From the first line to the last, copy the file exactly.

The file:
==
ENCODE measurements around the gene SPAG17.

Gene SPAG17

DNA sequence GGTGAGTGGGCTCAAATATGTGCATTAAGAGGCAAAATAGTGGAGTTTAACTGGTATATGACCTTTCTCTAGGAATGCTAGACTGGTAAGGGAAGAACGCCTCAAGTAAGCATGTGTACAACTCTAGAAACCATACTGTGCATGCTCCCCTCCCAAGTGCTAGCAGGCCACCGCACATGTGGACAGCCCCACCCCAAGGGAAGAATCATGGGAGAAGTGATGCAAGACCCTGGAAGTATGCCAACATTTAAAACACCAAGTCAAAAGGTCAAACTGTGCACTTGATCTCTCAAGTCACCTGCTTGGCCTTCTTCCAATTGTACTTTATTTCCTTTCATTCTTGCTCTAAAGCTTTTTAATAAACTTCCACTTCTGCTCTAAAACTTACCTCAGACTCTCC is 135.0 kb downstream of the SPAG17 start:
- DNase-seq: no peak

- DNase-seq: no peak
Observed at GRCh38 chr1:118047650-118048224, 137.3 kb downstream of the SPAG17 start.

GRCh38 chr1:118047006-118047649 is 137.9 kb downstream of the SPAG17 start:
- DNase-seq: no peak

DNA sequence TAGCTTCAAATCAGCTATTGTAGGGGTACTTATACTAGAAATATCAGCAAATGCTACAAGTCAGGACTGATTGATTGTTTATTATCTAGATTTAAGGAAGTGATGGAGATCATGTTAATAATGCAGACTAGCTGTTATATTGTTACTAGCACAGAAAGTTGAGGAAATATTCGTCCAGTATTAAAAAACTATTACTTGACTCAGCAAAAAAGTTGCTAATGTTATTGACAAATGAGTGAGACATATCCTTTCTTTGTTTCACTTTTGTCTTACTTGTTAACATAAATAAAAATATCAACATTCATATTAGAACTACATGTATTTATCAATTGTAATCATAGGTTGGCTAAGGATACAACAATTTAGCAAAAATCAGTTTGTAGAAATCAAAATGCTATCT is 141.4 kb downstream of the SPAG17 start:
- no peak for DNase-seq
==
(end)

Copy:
ENCODE measurements around the gene SPAG17.

Gene SPAG17

DNA sequence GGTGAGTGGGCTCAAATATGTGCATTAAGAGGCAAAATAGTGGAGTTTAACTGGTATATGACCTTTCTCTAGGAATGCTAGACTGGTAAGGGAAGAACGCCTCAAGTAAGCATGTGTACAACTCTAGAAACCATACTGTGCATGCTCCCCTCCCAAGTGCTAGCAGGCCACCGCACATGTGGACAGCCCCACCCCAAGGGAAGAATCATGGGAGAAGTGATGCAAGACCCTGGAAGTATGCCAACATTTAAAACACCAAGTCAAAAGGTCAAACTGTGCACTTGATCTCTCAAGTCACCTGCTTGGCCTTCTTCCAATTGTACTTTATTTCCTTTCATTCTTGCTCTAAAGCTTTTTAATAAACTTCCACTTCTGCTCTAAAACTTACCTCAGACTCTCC is 135.0 kb downstream of the SPAG17 start:
- DNase-seq: no peak

- DNase-seq: no peak
Observed at GRCh38 chr1:118047650-118048224, 137.3 kb downstream of the SPAG17 start.

GRCh38 chr1:118047006-118047649 is 137.9 kb downstream of the SPAG17 start:
- DNase-seq: no peak

DNA sequence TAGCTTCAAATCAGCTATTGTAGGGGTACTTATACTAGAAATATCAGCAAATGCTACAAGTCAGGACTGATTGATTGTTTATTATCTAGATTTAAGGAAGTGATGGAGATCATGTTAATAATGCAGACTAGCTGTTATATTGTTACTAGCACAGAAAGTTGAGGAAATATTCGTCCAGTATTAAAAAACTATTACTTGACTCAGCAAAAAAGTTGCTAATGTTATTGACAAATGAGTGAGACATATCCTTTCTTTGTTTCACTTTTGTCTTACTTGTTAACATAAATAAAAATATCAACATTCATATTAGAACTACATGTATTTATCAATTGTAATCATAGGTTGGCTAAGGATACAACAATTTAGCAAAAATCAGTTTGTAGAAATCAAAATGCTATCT is 141.4 kb downstream of the SPAG17 start:
- no peak for DNase-seq